I don't know how long I'm going to last nursing. I know that I want to give Mack the same 6 weeks that Sean got (though Sean was supplemented with formula). At 6 weeks (in 2 weeks time), I'll re-evaluate my thoughts/opinions and see where I stand with nursing, and see if the nursing perhaps takes less time then I'll maybe stick with it. Don't get me wrong, there are tons of pros to breastfeeding as well. (Like being able to feed my child on demand without having to prep a bottle, the nutrients and good stuff that a child cannot get from formula, even as much as it says it's "just like breast milk" or "the next best thing".

I think that's it for now on the subject. I can't think of anything that I've left out. If I do, I'll be sure to share it later on when I remember. For now, it's up in the air... I neither love it nor hate it. What's your opinion on nursing? How long did you nurse your kids for? Are you still currently nursing? What's your opinion with nursing in public? Do you pump as well? After what age did you start giving your child a bottle with breast milk?


g-girl said...

the rings are so cool!! you know, you bring up some very valid points regarding breastfeeding. I'm curious to see what the moms who read your blog will say. I understand both sides. It seems as though it's kind of limiting and that sucks. It shouldn't be but that's easier said than done!

Anonymous said...

Hey Robyn :)
Thought I'd put in my 2 cents regarding the nursing (surprise!!)
I nursed Aidan to a year and am still nursing Liam at 7 months.
I think there is a somewhat unfair pressure on Mums to nurse for a really long time these days. I think, especially after giving it a fair try, if it's not for you, that's a-ok. Guilt free.
Re pain - I'd be tempted to get a second opinion - up to about a month I had pain on latch, which went away after a suck or two - it should NOT remain painful.
Re time consuming - I've loved the first few months as free reading time. Might be tougher with Sean around, but I got SO much reading done. Now tha he's more easily distracted it's less possible, but he's a more efficient feeder so it's not so long anyway.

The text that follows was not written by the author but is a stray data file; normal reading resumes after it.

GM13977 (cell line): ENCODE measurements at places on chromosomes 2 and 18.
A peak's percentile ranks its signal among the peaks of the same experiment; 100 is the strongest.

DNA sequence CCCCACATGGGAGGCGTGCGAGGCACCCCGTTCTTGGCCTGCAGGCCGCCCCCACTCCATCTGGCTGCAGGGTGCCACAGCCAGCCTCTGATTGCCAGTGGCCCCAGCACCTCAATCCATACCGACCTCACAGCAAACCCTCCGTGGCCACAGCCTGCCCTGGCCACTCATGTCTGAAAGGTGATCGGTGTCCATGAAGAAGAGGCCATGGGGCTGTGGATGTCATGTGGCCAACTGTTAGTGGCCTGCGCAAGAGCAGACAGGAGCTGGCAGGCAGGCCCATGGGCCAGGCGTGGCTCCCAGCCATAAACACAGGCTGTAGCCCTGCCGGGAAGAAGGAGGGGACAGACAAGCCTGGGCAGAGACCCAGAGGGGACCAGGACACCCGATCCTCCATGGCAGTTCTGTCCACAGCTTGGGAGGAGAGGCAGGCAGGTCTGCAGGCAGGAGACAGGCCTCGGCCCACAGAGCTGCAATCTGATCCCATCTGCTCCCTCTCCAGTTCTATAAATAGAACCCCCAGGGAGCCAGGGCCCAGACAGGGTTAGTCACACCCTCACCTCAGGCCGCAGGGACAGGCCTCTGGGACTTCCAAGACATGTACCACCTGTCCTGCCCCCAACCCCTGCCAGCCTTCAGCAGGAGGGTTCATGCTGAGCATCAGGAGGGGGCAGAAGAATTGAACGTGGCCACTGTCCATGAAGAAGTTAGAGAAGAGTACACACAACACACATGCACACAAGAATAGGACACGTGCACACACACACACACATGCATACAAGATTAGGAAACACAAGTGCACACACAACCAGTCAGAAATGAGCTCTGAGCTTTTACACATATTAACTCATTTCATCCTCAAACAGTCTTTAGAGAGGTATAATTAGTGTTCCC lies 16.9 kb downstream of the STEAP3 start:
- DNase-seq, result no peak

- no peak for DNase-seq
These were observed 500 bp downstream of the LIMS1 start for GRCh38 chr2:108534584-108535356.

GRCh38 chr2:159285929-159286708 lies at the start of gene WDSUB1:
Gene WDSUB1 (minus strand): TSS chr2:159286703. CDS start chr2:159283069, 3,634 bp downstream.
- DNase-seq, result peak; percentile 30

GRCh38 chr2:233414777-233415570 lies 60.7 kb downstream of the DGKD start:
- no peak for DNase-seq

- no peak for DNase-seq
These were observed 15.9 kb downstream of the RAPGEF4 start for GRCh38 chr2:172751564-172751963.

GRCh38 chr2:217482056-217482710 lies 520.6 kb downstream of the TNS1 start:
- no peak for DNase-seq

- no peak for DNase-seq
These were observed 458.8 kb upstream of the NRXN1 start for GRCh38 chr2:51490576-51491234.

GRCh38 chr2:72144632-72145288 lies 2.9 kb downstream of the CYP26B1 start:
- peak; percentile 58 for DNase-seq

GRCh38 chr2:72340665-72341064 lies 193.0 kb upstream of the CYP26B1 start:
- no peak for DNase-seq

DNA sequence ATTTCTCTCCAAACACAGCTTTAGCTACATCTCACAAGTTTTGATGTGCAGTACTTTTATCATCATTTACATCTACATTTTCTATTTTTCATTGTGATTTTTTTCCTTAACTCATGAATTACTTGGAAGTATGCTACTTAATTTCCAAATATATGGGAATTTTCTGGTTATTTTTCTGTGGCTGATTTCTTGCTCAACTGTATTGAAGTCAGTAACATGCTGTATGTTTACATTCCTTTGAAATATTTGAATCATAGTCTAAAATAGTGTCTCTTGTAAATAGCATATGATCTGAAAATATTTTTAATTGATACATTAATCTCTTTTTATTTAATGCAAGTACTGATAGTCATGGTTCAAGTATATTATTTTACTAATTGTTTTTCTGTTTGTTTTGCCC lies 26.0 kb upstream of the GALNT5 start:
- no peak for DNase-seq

Nursing in public is ok by me, now that we're pretty snappy with latch we don't bother with the shield most of the time, just slightly baggier/drapey shirts and no-one has ever commented (frequently people don't notice at all and want to chat or see the baby. funny) By the same token, if you're not comfy, you're not comfy and let down won't work as well etc - I have no advice about being stuck at home....that's a toughie.
Bottle - we started it with night feeds (baby mostly asleep, as we go to bed) around...um....four months? Probably best to do it awake, and earlier (around six weeks?) - and if Jamie's patient, get him to do it, it may go more smoothly. If you're going to pump much and don't already have one - GET A MECHANICAL PUMP. Don't try to hand pump large quantities - it's a pain in the bum.
Probably should have put all this in an email 'cos it's so long - don't post it if you don't want to :)
Wishing you the best. Do it if it makes you happy, don't if you don't. You've already given him a huge gift by trying as long as you have, anything else is gravy.
cheers - Kate

Jofrog said...

The nursing gets easier, some time between 6 and 10weeks old he will be able to be put near the breast and latch perfectly all by himself.